When I was just starting my book, my colleague Andrew Wheen suggested that I might try to derive some fundamental mathematical principles underlying telecoms network architecture and design. I was sceptical as to whether there were any.
The obvious comparison is with physics. The paradigm in physics is that one establishes foundational equations, such as Newton’s laws, Maxwell’s equations, Einstein’s field equations. Then by adding boundary conditions and doing some algebraic manipulation, a vast diversity of non-obvious and useful results can be derived.
To understand how this can happen, we need to under stand two things: the nature of inference, and the structure of physical theories.
At university, in logic classes, we learn inference syntactically. We are taught to start with a set of formulae (axioms) and then derive consequences by application of the inference rules. But this barely passes the ‘so what? test. When you program a computer to do this (an automatic theorem prover), it simple generates billions of useless formulae.
The semantic story of inference is this: we operate in the model space, not the formula space.
There is some intricate structure which is too complex for the unaided human imagination to encompass in its entirety. The magic of mathematics ensures that if the axioms which describe definitional properties of this object have a completeness property, then everything interesting about the structure (everything “true”) can be derived via calculation, which is really inference. Gödel would say ‘almost everything’.
What we do in calculation/inference is move systematically from partial description to partial description (every equation is a partial description of the underlying structure) until we get to a description in the area of interest to us. The space of ‘interesting descriptions’ is a miniscule subset of the space of all possible partial descriptions, which is why automatic theorem provers haven’t replaced scientists.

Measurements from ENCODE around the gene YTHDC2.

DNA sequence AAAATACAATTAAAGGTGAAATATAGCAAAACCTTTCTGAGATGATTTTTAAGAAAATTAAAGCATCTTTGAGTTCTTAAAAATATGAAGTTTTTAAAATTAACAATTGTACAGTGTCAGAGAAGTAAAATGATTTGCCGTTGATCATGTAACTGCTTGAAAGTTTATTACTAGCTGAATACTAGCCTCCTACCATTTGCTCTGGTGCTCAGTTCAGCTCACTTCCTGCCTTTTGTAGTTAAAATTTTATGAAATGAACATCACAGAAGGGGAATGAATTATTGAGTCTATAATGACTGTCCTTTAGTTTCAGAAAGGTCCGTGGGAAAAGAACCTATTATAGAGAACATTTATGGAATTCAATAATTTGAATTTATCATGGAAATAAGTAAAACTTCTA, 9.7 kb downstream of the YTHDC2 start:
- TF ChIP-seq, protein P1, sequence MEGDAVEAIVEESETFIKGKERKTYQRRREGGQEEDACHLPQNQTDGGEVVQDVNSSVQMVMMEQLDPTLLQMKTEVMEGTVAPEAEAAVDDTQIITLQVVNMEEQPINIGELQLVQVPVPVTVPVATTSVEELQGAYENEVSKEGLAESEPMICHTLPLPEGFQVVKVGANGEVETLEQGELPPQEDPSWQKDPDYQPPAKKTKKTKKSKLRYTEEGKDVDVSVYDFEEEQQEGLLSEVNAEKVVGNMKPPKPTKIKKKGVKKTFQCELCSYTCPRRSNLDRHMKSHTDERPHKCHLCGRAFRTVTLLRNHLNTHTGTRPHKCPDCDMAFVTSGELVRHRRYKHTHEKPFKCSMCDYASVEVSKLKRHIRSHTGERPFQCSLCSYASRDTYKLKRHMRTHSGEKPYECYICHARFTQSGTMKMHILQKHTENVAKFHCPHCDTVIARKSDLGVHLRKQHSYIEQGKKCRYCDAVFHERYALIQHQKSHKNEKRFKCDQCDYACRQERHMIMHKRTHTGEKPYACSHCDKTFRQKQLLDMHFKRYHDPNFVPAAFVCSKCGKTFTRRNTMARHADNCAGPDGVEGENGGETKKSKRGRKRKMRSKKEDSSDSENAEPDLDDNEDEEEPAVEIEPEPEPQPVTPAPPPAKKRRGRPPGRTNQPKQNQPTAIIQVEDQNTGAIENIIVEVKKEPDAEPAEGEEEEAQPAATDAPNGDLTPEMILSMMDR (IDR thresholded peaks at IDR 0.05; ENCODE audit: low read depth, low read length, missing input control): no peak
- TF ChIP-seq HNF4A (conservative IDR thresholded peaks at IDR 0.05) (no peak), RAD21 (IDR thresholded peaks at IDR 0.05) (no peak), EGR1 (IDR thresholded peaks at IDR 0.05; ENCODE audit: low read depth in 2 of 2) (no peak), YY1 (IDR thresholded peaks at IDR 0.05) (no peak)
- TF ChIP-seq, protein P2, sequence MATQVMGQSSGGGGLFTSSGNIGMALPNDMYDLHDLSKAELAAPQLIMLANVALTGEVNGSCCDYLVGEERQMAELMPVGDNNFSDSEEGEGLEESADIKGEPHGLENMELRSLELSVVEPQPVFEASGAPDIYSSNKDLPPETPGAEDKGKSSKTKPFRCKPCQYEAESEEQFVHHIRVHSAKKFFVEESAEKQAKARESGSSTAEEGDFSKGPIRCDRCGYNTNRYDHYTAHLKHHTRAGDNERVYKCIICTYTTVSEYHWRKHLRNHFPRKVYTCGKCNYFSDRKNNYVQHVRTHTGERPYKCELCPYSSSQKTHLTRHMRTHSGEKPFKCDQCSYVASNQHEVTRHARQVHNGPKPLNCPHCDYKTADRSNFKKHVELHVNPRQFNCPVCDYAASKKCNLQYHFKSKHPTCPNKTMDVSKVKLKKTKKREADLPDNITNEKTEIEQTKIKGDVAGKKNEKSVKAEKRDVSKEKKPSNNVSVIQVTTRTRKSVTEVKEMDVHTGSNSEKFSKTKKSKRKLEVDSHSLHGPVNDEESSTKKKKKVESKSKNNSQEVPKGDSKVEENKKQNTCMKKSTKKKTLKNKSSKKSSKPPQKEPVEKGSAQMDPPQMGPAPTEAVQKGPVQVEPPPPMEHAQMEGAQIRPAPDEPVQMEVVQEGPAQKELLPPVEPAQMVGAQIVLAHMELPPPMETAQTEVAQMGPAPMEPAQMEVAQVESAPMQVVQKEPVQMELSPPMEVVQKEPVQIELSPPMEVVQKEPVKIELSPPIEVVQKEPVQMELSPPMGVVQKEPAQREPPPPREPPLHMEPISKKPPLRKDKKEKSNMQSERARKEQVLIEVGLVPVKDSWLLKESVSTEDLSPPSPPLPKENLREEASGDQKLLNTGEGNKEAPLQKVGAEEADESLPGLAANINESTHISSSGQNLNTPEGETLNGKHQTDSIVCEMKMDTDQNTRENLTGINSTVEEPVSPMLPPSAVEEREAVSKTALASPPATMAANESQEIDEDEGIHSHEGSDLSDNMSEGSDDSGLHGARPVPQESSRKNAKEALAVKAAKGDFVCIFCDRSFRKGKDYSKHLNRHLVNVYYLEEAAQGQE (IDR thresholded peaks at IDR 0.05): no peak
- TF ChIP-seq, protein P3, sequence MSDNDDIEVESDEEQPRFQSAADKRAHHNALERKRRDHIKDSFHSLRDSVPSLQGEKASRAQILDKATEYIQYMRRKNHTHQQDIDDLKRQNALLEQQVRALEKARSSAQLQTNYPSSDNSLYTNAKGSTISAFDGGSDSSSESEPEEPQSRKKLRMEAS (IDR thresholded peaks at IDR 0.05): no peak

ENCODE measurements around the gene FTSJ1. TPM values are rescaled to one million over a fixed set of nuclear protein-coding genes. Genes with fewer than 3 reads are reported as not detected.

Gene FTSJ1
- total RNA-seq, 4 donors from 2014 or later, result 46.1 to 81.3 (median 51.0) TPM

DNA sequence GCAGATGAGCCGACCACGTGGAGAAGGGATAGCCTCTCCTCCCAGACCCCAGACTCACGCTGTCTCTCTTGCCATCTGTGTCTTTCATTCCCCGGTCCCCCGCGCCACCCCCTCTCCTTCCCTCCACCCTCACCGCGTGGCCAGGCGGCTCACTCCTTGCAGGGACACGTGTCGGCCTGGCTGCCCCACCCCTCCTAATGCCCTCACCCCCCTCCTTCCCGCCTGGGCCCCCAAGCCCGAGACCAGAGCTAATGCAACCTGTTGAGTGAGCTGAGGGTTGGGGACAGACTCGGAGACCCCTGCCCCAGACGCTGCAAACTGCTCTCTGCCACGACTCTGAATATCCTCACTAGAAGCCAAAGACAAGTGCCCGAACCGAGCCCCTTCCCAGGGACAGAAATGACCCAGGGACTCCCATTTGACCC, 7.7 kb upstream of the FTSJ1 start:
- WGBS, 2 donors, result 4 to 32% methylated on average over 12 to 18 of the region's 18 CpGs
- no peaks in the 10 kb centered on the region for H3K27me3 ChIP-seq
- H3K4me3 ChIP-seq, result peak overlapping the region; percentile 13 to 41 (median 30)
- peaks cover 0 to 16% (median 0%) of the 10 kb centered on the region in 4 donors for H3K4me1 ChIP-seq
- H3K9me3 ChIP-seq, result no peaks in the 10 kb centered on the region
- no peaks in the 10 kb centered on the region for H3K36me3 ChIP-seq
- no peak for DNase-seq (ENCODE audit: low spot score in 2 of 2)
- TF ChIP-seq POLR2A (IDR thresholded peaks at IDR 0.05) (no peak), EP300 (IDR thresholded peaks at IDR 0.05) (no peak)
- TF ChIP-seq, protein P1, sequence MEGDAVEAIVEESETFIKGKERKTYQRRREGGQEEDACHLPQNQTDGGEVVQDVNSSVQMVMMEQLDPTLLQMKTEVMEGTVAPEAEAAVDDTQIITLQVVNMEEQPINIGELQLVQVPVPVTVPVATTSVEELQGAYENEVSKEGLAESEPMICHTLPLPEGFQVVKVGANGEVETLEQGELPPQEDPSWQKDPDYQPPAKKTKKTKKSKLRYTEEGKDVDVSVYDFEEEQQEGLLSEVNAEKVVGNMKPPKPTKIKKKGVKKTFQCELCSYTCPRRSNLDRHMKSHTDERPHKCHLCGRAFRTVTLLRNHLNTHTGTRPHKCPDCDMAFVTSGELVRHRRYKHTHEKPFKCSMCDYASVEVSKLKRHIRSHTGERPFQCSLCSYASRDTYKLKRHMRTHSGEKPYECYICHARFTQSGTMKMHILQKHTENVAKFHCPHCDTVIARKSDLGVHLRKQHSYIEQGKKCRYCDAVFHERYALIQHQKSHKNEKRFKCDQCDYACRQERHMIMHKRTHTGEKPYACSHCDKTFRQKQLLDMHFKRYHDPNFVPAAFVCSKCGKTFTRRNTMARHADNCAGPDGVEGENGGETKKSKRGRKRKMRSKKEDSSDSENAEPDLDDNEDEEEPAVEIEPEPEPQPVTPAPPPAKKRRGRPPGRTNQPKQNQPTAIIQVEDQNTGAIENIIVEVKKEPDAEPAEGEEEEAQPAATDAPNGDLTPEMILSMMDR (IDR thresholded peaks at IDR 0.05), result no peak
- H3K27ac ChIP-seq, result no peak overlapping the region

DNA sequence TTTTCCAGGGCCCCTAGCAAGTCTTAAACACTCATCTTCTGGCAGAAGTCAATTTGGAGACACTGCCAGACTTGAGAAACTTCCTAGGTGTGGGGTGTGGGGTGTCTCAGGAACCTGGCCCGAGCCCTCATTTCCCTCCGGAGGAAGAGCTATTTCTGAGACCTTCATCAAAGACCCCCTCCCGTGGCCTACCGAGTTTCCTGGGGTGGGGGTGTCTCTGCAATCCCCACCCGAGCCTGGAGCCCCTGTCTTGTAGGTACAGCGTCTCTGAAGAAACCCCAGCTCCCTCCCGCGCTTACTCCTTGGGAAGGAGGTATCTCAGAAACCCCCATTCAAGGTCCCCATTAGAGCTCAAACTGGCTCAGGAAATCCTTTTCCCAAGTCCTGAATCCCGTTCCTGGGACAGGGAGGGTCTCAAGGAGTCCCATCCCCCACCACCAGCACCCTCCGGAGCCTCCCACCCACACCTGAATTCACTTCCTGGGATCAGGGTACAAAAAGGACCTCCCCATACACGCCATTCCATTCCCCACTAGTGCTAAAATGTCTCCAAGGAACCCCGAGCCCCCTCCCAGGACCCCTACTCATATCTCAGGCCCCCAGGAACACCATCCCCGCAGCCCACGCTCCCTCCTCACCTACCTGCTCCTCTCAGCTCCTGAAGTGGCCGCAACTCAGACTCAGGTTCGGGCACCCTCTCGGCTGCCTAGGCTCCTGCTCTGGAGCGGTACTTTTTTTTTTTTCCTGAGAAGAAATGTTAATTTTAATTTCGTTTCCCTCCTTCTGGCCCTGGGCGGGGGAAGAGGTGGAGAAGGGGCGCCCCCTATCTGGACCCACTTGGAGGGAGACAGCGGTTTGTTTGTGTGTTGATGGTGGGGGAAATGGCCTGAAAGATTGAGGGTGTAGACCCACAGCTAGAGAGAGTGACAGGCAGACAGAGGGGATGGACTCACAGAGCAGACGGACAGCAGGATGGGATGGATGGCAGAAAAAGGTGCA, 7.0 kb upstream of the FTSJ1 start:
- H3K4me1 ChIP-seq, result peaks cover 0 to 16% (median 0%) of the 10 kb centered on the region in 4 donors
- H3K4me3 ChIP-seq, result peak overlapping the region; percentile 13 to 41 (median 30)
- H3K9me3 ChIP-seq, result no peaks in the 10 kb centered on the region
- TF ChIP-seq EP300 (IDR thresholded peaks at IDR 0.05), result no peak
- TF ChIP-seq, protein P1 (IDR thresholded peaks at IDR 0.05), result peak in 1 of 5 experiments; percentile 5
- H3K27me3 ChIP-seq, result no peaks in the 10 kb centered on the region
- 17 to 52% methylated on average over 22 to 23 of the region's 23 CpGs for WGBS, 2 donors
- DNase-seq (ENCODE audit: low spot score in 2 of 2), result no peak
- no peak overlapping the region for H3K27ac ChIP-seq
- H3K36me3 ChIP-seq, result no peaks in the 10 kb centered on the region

The entities of physics (Newton's point-objects in 4D Euclidean space + forces; special relativity's objects and fields in 4D Minkowski space; configuration space in quantum mechanics, etc, etc) are impossible to visualise in their totality by human beings. So we have to describe them partially, a step at a time, using inference in the theories which capture their fundamental structure.
In telecoms architecture and design, we also deal in structures - objects and relationships. The structures are frequently graph-theoretic (nodes and links) and the attributes are things like protocols, QoS, traffic and so on.
However the abstract spaces in which these entities reside are simple by physics standards, and quite visualisable directly by diagrams. So we don't have the conceptualisation problem of physics and we don’t have the distance between foundational principles and phenomena-of-interest which have to be bridged by non-trivial mathematics.
My book did not, in the end, develop a deep theoretical structure. It divided the area into subareas, and dealt with each fairly directly.